While China has been dealing with a large COVID outbreak for the past two years, Premier Li Keqiang has issued a third warning in less than a week about the country's bad economic status.
On April 11, Keqiang told a meeting of local government leaders that the present economic situation necessitated an "increased sense of urgency" and the expeditious implementation of economic reform programs. He also expressed concern about the impact of the harsh lockdowns on businesses, citing the disruption of output and spending as an example.
Keqiang, on the other hand, urged all communities and government departments to "stay optimistic" while being alert in the face of unprecedented obstacles and downward pressure. According to Global Times, he also stated that the government must be determined in its response to unforeseen circumstances.
Economic researchers have warned that the unexpected surge in COVID-19 infections, as well as the ensuing draconian lockdown measures, have put downward pressure on key pillars of Beijing's economy, namely investment, and consumption.
COVID outbreak in China sparks fears of trade disruption
Li Keqiang has previously warned entrepreneurs about "unforeseen elements" that led to the country's economic instability and hardships. His comments were mirrored by Xiao Yaqing, China's Minister of Industry and Information Technology, who stated that China was experiencing logistical issues and rising commodity prices.
China's economy has slowed to a sluggish 4.8 percent year-on-year, as industrial cities remain closed to combat the biggest COVID spike in two years. Global trade and manufacturing are substantially threatened as a result of this.
Following a drop sparked by tougher curbs on the use of debt by China's enormous real estate industry, growth in the world's second-largest economy slowed to 4% in the third quarter, according to government data released Monday. As judged by other major economies, growth dipped to 1.3%from 1.4% in the previous quarter.
Industries impacted by the lockdown and Russia’s invasion of Ukraine
China's trading partners suffer as a result of the downturn, which lowers the demand for oil, steel, consumer products, food, and other imports. Oil prices have declined slightly following Russia's invasion of Ukraine, owing to anticipation that Chinese consumption will weaken.
The denial of access to Shanghai, a corporate hub with a population of 25 million people, and other industrial centers has hindered the movement of industrial goods. Production has been decreased or halted by global automakers and other manufacturers.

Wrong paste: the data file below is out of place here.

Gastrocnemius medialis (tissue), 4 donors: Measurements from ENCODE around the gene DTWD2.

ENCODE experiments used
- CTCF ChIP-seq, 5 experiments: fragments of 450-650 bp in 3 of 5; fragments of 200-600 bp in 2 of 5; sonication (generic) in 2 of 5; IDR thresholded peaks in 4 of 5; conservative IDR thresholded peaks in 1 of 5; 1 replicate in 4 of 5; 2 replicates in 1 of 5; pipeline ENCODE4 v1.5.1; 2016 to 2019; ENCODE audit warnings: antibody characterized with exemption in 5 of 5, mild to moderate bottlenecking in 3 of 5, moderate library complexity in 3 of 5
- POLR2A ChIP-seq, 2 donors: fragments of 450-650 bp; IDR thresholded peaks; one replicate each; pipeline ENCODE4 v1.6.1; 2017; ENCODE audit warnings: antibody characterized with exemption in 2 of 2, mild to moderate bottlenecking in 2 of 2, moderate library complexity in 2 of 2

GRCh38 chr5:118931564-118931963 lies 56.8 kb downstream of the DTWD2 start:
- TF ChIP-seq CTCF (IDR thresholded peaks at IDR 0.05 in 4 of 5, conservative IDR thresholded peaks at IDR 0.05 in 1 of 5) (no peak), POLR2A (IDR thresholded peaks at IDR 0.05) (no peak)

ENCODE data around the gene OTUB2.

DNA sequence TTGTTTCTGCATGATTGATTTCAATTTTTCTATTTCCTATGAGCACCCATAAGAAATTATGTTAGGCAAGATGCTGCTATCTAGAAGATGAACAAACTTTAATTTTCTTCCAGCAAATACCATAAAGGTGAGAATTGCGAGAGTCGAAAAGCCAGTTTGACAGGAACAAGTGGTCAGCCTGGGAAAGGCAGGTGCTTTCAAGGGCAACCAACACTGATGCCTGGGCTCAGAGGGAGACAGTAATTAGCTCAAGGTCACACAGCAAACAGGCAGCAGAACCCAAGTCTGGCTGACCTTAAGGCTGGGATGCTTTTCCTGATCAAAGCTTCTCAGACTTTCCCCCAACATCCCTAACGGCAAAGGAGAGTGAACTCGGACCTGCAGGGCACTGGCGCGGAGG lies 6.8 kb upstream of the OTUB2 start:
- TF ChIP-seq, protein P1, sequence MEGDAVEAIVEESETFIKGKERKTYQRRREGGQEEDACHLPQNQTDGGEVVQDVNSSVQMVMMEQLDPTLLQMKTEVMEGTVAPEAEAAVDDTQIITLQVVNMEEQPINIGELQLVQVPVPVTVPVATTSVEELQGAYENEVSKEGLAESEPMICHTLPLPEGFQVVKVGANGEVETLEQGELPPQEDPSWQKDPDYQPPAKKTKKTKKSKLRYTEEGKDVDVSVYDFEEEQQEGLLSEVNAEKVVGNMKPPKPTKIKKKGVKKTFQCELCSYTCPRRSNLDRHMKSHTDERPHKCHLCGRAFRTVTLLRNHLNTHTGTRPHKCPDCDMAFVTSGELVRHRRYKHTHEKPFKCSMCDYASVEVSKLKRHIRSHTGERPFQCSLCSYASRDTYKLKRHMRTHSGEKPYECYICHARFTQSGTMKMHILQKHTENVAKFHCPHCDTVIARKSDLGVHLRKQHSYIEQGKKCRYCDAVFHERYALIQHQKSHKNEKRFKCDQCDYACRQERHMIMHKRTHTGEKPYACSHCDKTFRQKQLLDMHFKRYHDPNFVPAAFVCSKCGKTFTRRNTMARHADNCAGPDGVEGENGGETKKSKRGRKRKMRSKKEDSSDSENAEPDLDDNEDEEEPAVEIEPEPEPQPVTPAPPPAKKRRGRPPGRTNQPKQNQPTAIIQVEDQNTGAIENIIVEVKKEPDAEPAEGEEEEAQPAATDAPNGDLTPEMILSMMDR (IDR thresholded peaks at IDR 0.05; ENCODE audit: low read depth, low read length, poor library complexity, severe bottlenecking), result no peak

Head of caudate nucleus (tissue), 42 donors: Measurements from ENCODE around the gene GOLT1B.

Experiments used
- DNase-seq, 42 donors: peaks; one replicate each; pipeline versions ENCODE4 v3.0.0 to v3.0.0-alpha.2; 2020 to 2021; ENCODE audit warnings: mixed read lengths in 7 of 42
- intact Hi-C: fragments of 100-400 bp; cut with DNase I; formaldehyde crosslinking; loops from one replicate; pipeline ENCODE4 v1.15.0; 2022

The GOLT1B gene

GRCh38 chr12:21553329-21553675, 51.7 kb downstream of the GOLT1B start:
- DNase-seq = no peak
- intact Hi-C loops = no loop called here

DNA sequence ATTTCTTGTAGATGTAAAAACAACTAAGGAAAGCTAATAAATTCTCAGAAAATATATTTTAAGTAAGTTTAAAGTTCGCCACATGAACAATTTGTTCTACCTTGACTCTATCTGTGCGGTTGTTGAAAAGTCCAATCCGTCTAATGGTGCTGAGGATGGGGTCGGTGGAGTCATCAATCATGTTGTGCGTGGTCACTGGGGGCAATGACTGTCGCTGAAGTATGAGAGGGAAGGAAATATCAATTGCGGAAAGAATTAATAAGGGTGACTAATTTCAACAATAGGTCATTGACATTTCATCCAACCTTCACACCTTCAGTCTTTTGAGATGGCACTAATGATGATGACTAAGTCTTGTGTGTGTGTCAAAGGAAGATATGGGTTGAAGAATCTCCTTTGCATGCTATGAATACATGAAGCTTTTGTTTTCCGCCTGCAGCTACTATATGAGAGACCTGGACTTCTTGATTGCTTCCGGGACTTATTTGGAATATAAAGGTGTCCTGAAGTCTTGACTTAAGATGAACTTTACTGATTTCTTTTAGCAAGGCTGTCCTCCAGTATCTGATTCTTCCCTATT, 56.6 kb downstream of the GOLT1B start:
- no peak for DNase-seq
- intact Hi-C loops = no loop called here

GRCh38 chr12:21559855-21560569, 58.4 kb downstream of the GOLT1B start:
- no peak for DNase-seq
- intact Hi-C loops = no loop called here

In a paper, Oxford Economics' Tommy Wu predicted that the interruption "would impact on activity in April and into May, if not longer." "This is likely to have a big influence on global supply networks," according to the report.
The Foxconn manufacturing sites, a major iPhone manufacturing operation, are located in the Zhengzhou Airport Economic Zone, where the Communist government has set severe lockdown restrictions for employees and residents.
For the length of the two-week lockdown, no vehicles or people will be allowed to leave due of the zero-tolerance stance on Coronavirus.
According to a local media report, officials are reportedly letting certain personnel to leave the lockdown checkpoints after presenting a negative PCR test data. People must update their contact information on the contact tracing program in addition to displaying their COVID test results.
The Shanghai port's operator claims that operations are normal. However, corporations claim that the volume of freight they handle has decreased. Access to Tianjin, a port and petrochemical hub east of Beijing; Shenzhen, a finance and tech hub near Hong Kong; and the manufacturing hubs of Changchun and Jilin in the northeast have all been halted.
Smaller cities have also imposed access restrictions, closed businesses, forced inhabitants to stay at home, and implemented other restrictions. Spring planting by Chinese farmers, who feed 1.4 billion people, could also be affected, according to economists. This would stifle economic growth and increase demand for imported wheat and other foods, potentially raising already high world costs.
Cities facing strict COVID protocols
It's worth noting that various Chinese cities have been subjected to stringent lockdown regulations since Coronavirus cases have been on the rise for the past two to three weeks, with Shanghai reporting the highest number of cases.
On Monday, the country's economic center recorded the first coronavirus death. According to authorities, the city had 2,417 confirmed coronavirus infections in the previous 24 hours, according to local media.
Shanghai, China's largest city, has been under heavy lockdown due to a daily caseload of more than 2,000 cases. The mainland's major financial hub has been under intense pressure to stop the epidemic, which is the largest since COVID-19 began in December 2019.
Stringent controls imposed in response to the unusual spike have caused widespread dissatisfaction among Shanghai's 26 million residents, who are unable to obtain basic necessities such as medical supplies.